The inspiration for the game was described as the desire to make a simple pick up and play title in the vein of a Mario Kart type party game; having played against another person, those last few seconds of a race get very hectic. I even managed to eek out one of my few wins by being on top of my opponents head. You can also add bots to your multiplayer match (they vary in skill based on four difficulty levels ranging from easy to intense). My opponent and I were bested several times by the, quicker than believable, bots (and we were only on hard - one level below intense). It becomes very clear that this will be a very popular title over Xbox Live or whenever you have friends over. It has four player same box multiplayer and the same over Live.

You know when a developer says that when something like this is more fun to make rather than making a big budget title, something good is bound to come of it.

There was no clear date and price set down for the game but the Halfbrick representative that I had the pleasure of spoking to said that summer looked ideal along with a tentative price of ten to fifteen dollars. Whenever it releases I will be first in line the download queue.

Monday, March 29, 2010

PAX Day Three Wrap-Up (The End)

On the last day of PAX East it felt very much like the winding down of something epic. There was a sadness in my chest that can only be explained as the end of something special. The experience was like nothing I had ever had the pleasure of attending. It is like they say, "We made the kind of convention we wanted to attend when we were growing up."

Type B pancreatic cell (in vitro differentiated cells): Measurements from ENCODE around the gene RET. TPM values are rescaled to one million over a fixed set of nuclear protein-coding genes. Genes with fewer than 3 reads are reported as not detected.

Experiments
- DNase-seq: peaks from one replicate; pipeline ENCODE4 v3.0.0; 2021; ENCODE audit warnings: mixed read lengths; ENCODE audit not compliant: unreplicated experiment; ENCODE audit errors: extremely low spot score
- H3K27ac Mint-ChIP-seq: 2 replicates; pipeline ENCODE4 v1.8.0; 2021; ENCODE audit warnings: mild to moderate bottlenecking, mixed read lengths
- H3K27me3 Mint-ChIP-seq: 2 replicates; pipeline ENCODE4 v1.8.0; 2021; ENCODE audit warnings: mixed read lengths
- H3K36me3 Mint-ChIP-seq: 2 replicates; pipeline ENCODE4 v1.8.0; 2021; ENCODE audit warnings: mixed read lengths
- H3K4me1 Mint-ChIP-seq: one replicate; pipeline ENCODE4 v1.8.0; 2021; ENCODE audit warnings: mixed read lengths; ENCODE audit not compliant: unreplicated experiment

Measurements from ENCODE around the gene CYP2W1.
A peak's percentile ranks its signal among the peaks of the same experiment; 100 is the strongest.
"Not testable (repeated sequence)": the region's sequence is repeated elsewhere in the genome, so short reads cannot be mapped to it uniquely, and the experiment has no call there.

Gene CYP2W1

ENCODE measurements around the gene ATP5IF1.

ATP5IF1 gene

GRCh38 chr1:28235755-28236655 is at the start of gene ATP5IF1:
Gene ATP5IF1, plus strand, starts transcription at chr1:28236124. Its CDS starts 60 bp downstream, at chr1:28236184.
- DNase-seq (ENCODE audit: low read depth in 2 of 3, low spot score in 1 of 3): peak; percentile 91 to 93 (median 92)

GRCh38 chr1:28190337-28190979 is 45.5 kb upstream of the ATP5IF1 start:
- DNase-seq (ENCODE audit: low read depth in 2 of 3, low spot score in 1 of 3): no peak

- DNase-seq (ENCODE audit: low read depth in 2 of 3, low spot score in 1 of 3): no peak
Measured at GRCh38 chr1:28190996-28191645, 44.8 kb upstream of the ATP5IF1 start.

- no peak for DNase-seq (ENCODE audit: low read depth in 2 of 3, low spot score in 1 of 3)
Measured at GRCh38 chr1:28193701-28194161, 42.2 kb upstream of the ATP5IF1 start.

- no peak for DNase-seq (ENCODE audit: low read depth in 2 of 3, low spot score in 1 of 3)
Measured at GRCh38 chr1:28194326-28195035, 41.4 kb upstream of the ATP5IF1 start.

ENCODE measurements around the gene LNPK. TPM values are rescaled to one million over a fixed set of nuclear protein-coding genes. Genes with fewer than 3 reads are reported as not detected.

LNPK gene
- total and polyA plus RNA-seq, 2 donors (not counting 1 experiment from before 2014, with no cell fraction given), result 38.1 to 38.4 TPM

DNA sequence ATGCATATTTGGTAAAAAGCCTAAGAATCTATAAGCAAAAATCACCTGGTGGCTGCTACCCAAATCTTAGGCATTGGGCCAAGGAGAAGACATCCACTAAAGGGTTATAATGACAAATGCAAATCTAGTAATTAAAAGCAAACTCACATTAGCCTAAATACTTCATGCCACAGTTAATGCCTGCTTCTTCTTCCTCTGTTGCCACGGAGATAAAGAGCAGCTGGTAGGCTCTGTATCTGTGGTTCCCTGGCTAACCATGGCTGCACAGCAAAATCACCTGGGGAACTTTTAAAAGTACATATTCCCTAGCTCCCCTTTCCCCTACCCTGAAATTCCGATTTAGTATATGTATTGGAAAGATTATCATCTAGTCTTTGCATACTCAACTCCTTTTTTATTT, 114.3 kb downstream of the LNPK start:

To start off the beginning of the end, my wife and I attended the XBOX LIVE Enforcement panel which even my wife said was a learning experience.  You can hear the full audio of the panel above if you missed out.

Afterward we met up with our friends again to see the last Penny Arcade Q & A. Mike and Jerry (again Gabe and Tycho respectively) are as funny as they are weird and seeing them arm wrestle was priceless and perhaps a once in a lifetime (or once a year) experience.

Then, it being the last day and all, we had to finally meet Wil Wheaton. My wife and I waited in line for an hour and a half; let me just say this, meeting him, was one of the best experiences I have ever had - ever. I will be writing more about this later so if you are interested I will have a link on my Twitter or in this post sooner rather than later.